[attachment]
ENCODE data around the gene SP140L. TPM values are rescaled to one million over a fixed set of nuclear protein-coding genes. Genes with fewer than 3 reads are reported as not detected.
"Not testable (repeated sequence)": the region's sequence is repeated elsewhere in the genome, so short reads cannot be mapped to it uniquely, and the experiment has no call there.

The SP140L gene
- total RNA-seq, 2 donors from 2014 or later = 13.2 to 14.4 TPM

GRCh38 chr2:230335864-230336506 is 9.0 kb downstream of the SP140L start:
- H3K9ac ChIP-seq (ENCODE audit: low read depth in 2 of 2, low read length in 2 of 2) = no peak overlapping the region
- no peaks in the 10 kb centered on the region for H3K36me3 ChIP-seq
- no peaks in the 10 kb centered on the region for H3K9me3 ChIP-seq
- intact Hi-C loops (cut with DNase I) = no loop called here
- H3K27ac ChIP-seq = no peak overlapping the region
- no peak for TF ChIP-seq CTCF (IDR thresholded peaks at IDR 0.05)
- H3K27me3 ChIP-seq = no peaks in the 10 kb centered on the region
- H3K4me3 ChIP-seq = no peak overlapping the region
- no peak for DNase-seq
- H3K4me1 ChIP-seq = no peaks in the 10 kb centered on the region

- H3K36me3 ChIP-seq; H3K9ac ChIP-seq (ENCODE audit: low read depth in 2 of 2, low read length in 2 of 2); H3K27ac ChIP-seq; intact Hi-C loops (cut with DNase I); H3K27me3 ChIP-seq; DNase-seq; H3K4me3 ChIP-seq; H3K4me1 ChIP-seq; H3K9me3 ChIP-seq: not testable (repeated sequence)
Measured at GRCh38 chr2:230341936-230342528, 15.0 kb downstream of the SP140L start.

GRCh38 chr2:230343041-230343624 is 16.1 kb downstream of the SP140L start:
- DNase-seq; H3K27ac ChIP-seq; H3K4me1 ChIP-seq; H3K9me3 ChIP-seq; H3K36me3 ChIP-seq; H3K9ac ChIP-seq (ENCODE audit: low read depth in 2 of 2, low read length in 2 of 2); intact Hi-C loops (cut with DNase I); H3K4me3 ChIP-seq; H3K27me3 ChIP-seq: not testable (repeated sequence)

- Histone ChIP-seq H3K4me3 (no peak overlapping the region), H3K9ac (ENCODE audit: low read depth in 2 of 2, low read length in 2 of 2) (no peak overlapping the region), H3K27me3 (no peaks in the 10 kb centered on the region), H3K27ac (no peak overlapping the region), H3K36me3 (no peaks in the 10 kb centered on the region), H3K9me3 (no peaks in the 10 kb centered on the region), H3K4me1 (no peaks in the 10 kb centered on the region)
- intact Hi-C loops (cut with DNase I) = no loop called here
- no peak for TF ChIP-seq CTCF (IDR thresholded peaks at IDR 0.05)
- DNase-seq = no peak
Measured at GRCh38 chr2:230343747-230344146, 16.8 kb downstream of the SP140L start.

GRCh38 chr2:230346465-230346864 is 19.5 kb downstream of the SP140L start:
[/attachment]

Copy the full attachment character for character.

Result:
ENCODE data around the gene SP140L. TPM values are rescaled to one million over a fixed set of nuclear protein-coding genes. Genes with fewer than 3 reads are reported as not detected.
"Not testable (repeated sequence)": the region's sequence is repeated elsewhere in the genome, so short reads cannot be mapped to it uniquely, and the experiment has no call there.

The SP140L gene
- total RNA-seq, 2 donors from 2014 or later = 13.2 to 14.4 TPM

GRCh38 chr2:230335864-230336506 is 9.0 kb downstream of the SP140L start:
- H3K9ac ChIP-seq (ENCODE audit: low read depth in 2 of 2, low read length in 2 of 2) = no peak overlapping the region
- no peaks in the 10 kb centered on the region for H3K36me3 ChIP-seq
- no peaks in the 10 kb centered on the region for H3K9me3 ChIP-seq
- intact Hi-C loops (cut with DNase I) = no loop called here
- H3K27ac ChIP-seq = no peak overlapping the region
- no peak for TF ChIP-seq CTCF (IDR thresholded peaks at IDR 0.05)
- H3K27me3 ChIP-seq = no peaks in the 10 kb centered on the region
- H3K4me3 ChIP-seq = no peak overlapping the region
- no peak for DNase-seq
- H3K4me1 ChIP-seq = no peaks in the 10 kb centered on the region

- H3K36me3 ChIP-seq; H3K9ac ChIP-seq (ENCODE audit: low read depth in 2 of 2, low read length in 2 of 2); H3K27ac ChIP-seq; intact Hi-C loops (cut with DNase I); H3K27me3 ChIP-seq; DNase-seq; H3K4me3 ChIP-seq; H3K4me1 ChIP-seq; H3K9me3 ChIP-seq: not testable (repeated sequence)
Measured at GRCh38 chr2:230341936-230342528, 15.0 kb downstream of the SP140L start.

GRCh38 chr2:230343041-230343624 is 16.1 kb downstream of the SP140L start:
- DNase-seq; H3K27ac ChIP-seq; H3K4me1 ChIP-seq; H3K9me3 ChIP-seq; H3K36me3 ChIP-seq; H3K9ac ChIP-seq (ENCODE audit: low read depth in 2 of 2, low read length in 2 of 2); intact Hi-C loops (cut with DNase I); H3K4me3 ChIP-seq; H3K27me3 ChIP-seq: not testable (repeated sequence)

- Histone ChIP-seq H3K4me3 (no peak overlapping the region), H3K9ac (ENCODE audit: low read depth in 2 of 2, low read length in 2 of 2) (no peak overlapping the region), H3K27me3 (no peaks in the 10 kb centered on the region), H3K27ac (no peak overlapping the region), H3K36me3 (no peaks in the 10 kb centered on the region), H3K9me3 (no peaks in the 10 kb centered on the region), H3K4me1 (no peaks in the 10 kb centered on the region)
- intact Hi-C loops (cut with DNase I) = no loop called here
- no peak for TF ChIP-seq CTCF (IDR thresholded peaks at IDR 0.05)
- DNase-seq = no peak
Measured at GRCh38 chr2:230343747-230344146, 16.8 kb downstream of the SP140L start.

GRCh38 chr2:230346465-230346864 is 19.5 kb downstream of the SP140L start: